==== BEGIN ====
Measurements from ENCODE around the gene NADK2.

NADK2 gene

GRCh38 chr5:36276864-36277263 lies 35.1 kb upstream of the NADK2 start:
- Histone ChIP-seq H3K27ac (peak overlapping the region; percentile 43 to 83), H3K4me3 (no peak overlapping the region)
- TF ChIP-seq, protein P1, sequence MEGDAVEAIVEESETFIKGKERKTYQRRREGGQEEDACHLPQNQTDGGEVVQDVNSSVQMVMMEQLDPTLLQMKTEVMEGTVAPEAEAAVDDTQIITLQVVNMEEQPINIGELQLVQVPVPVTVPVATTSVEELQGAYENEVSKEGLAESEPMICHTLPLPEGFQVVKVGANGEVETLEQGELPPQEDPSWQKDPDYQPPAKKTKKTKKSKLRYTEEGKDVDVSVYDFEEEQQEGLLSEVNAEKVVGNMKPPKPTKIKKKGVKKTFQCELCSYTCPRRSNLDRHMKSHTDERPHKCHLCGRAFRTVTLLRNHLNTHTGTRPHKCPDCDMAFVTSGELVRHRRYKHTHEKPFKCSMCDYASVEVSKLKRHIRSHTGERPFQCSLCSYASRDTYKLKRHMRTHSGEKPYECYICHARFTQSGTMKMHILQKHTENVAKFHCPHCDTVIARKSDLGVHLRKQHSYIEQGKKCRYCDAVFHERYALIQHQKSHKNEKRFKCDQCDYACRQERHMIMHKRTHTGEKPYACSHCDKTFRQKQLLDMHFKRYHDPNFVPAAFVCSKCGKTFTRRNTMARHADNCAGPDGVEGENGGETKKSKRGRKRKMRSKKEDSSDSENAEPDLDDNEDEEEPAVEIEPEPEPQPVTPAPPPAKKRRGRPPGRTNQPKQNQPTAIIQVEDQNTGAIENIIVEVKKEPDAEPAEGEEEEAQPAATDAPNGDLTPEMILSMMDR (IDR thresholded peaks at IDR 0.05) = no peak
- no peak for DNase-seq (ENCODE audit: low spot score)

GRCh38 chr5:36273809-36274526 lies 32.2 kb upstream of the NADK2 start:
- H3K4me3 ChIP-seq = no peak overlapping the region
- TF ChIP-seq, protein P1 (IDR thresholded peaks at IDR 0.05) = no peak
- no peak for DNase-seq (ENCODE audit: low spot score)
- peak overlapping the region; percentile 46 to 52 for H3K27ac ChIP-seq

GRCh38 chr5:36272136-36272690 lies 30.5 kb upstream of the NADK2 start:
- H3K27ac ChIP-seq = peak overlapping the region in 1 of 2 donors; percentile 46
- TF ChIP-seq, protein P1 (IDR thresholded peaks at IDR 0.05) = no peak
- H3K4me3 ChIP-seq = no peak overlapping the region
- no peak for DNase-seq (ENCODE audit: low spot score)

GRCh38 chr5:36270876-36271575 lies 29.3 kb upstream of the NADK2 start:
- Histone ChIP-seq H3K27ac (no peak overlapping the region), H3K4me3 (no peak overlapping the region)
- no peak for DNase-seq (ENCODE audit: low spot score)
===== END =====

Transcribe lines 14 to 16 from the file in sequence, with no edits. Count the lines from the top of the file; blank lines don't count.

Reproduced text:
- TF ChIP-seq, protein P1 (IDR thresholded peaks at IDR 0.05) = no peak
- H3K4me3 ChIP-seq = no peak overlapping the region
- no peak for DNase-seq (ENCODE audit: low spot score)